Finally, Game of Thrones Gave Us Hodor’s Origin Story

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R.I.P., you beautiful Hodor. Photo: HBO

And just like that, Game of Thrones took away one of the few pieces of light and warmth in its gloomy universe. Sunday night's episode, "The Door," didn't merely kill off Hodor, the beloved, simpleminded stable boy, it also revealed how he got that way — thanks to Bran Stark's ventures into the slipstream of time, Meera Reed's screams for the gentle giant to "Hold the door" against an army of wights echoed back through the decades, causing a mental break in Hodor's teenage self that left him unable to utter anything but a mangled version of the phrase. Did you, viewer, enjoy repeating the word "Hodor" over and over to your friends? Well congratulations, turns out you've been celebrating one of Game of Throne's greatest tragedies this whole time.

What exactly happened to Hodor? (To make things clearer, we'll call his adult self "Hodor," and his younger self his birth name, "Wylis.") The show wasn't quite clear on the specific details of what went down — the main takeaway is that Wylis got caught in the crossfire of Bran's wibbly-wobbly, timey-wimey stuff — but  if you're looking for more details than that, here's the explanation I've found most convincing:

When the Night's King and the White Walkers arrive at the cave, Bran is visiting Winterfell in a vision, seeing the day his father left to get fostered in the Vale. In the present, Meera sees the White Walkers and runs back to Bran's physical body, telling him to warg into Hodor — who is huddled in a corner, too scared to move — to help them escape. (In the books, Bran's periodic journeys into Hodor's mind are treated as a serious moral breach, a subtext that doesn't quite make it into the show.) While still in the past, Bran hears Meera's command and briefly wargs into teenage Wylis, directly from the vision, which opens up a link in Wylis's brain between what's happening in the cave and what happened at Winterfell. It's through this link that Wylis hears Meera saying, "Hold the door," and the terrible psychic stress of receiving a message from the future is what breaks his brain.

Does this mean that Bran has the ability to change the past? It's complicated. When Bran's in his visions, he's not merely seeing a 3-D movie of the past, he's actually there in some capacity. At the Tower of Joy, Ned Stark could briefly sense his presence, and on Sunday, the Night's King not only saw Bran in a vision, but was able to touch him, too. But there's a limit to what he can change. Game of Thrones appears to subscribe to the single-timeline theory of time travel: If Bran affects the past, whatever he changed already happened before he went back in time.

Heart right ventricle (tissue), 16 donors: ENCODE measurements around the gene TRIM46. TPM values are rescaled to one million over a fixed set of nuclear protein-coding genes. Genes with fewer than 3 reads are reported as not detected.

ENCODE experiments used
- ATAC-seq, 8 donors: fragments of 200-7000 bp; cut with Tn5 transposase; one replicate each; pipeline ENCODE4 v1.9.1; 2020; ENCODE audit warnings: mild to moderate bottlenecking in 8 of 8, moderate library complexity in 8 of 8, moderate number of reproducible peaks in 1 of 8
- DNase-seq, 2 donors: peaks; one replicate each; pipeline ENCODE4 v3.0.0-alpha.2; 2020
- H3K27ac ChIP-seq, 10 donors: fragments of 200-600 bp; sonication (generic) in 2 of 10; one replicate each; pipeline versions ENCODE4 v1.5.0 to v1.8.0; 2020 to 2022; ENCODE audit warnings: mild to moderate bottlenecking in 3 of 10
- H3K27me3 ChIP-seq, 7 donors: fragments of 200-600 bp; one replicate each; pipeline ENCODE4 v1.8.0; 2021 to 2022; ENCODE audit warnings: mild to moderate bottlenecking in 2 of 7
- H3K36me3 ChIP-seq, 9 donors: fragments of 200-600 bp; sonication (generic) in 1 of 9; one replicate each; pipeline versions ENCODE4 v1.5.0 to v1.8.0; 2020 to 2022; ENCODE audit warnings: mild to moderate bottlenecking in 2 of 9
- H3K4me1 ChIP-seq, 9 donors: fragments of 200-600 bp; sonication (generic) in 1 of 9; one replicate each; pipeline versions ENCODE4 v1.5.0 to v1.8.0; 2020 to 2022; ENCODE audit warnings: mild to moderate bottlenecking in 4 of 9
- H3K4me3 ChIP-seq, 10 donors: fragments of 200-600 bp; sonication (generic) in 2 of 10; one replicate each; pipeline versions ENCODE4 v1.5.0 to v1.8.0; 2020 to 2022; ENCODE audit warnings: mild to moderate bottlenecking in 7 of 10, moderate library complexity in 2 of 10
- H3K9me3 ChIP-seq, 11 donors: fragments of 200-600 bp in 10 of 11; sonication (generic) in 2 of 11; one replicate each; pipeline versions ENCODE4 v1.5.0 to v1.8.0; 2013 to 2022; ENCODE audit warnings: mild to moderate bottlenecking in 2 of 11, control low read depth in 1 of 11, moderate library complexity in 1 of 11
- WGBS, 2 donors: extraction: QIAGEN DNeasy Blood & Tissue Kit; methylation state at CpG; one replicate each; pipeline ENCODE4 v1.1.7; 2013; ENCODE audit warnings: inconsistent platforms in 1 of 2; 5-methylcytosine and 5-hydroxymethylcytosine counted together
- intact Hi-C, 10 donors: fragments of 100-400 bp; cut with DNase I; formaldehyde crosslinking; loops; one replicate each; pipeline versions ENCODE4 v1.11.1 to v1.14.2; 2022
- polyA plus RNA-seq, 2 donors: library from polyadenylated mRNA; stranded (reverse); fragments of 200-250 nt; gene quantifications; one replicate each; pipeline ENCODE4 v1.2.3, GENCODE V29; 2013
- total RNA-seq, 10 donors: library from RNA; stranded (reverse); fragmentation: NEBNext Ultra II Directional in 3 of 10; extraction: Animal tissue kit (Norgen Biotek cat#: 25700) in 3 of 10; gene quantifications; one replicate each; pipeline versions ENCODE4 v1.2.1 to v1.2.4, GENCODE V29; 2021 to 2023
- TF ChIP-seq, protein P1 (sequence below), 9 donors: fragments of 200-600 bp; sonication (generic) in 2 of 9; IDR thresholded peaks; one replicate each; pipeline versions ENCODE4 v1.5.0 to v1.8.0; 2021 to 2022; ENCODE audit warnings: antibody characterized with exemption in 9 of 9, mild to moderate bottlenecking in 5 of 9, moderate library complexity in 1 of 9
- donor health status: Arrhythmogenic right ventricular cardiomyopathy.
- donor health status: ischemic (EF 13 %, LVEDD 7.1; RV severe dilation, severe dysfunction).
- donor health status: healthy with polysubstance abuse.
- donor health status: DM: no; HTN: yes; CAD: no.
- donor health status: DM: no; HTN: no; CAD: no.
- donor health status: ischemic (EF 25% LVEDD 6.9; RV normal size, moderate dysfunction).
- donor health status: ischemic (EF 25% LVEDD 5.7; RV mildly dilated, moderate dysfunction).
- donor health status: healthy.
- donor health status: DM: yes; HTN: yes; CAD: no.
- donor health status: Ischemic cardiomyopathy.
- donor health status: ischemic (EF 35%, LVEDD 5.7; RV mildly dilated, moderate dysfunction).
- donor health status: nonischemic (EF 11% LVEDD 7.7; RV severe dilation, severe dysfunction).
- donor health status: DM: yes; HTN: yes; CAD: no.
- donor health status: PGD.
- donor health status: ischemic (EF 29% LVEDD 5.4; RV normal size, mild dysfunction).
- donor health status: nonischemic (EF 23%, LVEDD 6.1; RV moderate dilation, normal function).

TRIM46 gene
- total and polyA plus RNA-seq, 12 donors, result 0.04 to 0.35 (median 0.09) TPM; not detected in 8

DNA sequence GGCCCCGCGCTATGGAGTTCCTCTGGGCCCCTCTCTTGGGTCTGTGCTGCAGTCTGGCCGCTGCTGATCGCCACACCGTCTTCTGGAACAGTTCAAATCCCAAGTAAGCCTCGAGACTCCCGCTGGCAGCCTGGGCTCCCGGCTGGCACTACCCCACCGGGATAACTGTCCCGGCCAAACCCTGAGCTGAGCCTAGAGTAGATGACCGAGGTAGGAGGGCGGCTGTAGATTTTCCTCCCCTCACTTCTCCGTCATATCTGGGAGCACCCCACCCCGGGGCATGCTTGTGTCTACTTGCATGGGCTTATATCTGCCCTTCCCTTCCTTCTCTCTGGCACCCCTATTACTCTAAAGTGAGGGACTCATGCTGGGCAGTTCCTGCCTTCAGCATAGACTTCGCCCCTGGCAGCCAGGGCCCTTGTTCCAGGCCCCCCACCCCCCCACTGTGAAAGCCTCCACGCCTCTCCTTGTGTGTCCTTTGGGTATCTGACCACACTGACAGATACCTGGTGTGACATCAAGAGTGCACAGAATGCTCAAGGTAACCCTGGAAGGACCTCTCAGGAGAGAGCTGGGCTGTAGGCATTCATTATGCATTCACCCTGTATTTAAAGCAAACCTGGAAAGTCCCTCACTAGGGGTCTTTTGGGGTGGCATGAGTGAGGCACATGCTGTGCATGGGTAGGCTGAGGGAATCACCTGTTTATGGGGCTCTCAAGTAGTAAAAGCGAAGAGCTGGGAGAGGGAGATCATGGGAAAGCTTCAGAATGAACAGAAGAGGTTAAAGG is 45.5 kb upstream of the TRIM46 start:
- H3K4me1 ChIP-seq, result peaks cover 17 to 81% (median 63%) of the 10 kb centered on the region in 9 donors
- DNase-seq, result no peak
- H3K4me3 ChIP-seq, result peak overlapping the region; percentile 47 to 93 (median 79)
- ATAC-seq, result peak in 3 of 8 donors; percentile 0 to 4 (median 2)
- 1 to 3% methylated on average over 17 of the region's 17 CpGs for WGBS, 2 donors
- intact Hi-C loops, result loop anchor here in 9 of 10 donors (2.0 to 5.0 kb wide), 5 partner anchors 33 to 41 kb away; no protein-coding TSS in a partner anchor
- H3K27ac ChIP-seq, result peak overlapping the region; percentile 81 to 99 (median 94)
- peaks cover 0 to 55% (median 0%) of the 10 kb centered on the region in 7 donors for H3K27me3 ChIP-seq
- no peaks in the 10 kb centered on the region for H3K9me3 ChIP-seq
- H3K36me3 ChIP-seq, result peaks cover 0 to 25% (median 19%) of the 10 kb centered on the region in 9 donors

This has led to some crazy fan theories about which other events in the history of Westeros Bran's been responsible for. The wildest is one I don't necessarily agree with, but think is interesting nonetheless: that Bran's attempts to avert Robert's Rebellion are actually what made the Mad King go mad. I don't quite buy it for a few reasons — Bran's interest so far has been in observing the past, not trying to change it, and the events of Sunday night should only push him further down that path. Plus, like a lot of fan theories, it seems a little too neat for my taste: The universe seems smaller if every major event in history was because of Bran.

Speaking of things that might be a little too neat, let's shift our focus back to Hodor and "Hold the door." The books have not yet revealed how Hodor got the way he was, and given the vast amount of ground the forthcoming novels need to cover, it was not near the top of the list of mysteries fans expected to get an answer to. (Although this joke on a message board from 2008 ended up being close to the truth.) If you would have asked me Sunday night, I would have said that "Hold the door" was so melodramatic — in a good way — that it must have been a show invention, but that just serves as proof I should not attempt to predict anything about Game of Thrones ever: According to this week's "Inside the Episode" segment, Hodor's origin story came straight from the mind of George R.R. Martin himself. As executive producer David Benioff recalled, "We had this meeting with George R.R. Martin, where we were trying to get as much information as possible from him, and probably the most shocking revelation he had for us was when he told us the origin of 'Hodor.' ... I just remember [executive producer] Dan [Weiss] and I looking at each other like, Holy shit."

However, there are hints that whatever happens to Hodor in the books may differ from the show's version. As Weiss put it: "It was just one of the saddest and most affecting things, sitting in a hotel room, having somebody tell you in the abstract ... that "Hold the door" was the origin of the name Hodor." That's just general enough to make it seem like Hodor's story might have a different ending in the books: When The Winds of Winter finally comes out, might Hodor be holding a different door?